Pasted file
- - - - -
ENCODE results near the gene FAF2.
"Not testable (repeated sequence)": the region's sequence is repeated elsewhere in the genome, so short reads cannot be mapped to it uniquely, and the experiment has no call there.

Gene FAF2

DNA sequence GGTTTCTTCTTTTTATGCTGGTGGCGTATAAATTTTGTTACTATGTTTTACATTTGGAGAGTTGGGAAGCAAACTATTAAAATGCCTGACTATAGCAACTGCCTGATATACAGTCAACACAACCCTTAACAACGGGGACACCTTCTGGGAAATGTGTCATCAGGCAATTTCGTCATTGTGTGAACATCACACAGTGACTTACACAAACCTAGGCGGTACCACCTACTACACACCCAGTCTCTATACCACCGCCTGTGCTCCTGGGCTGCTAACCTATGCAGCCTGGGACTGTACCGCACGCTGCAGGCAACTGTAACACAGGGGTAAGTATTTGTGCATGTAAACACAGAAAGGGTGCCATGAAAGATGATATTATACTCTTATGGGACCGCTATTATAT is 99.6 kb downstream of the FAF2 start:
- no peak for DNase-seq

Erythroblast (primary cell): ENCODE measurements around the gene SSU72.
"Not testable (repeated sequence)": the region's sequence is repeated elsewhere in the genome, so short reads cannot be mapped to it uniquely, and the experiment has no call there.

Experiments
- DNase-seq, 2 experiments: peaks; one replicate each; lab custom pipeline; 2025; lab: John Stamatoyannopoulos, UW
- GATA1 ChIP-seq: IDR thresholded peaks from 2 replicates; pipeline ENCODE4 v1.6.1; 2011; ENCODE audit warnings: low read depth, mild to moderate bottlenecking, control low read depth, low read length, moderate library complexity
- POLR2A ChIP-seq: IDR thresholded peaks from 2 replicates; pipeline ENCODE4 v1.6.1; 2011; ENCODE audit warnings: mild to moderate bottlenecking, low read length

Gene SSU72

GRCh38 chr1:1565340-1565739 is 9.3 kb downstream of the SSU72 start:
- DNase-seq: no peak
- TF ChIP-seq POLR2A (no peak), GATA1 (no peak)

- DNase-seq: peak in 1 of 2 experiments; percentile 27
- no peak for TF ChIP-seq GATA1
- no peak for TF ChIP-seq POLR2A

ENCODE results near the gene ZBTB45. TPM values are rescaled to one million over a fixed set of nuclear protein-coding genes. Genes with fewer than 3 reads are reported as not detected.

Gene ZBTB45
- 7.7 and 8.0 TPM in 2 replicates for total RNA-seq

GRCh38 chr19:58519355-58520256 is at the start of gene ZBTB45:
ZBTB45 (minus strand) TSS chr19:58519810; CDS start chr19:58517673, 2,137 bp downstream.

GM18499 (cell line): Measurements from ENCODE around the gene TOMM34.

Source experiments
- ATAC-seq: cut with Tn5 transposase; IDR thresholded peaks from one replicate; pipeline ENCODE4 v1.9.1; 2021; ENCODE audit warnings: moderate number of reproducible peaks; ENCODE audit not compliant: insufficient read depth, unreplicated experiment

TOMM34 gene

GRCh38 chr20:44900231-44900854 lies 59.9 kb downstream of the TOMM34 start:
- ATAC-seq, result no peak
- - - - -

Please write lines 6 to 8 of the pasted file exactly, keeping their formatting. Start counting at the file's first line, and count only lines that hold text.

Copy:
Erythroblast (primary cell): ENCODE measurements around the gene SSU72.
"Not testable (repeated sequence)": the region's sequence is repeated elsewhere in the genome, so short reads cannot be mapped to it uniquely, and the experiment has no call there.

Experiments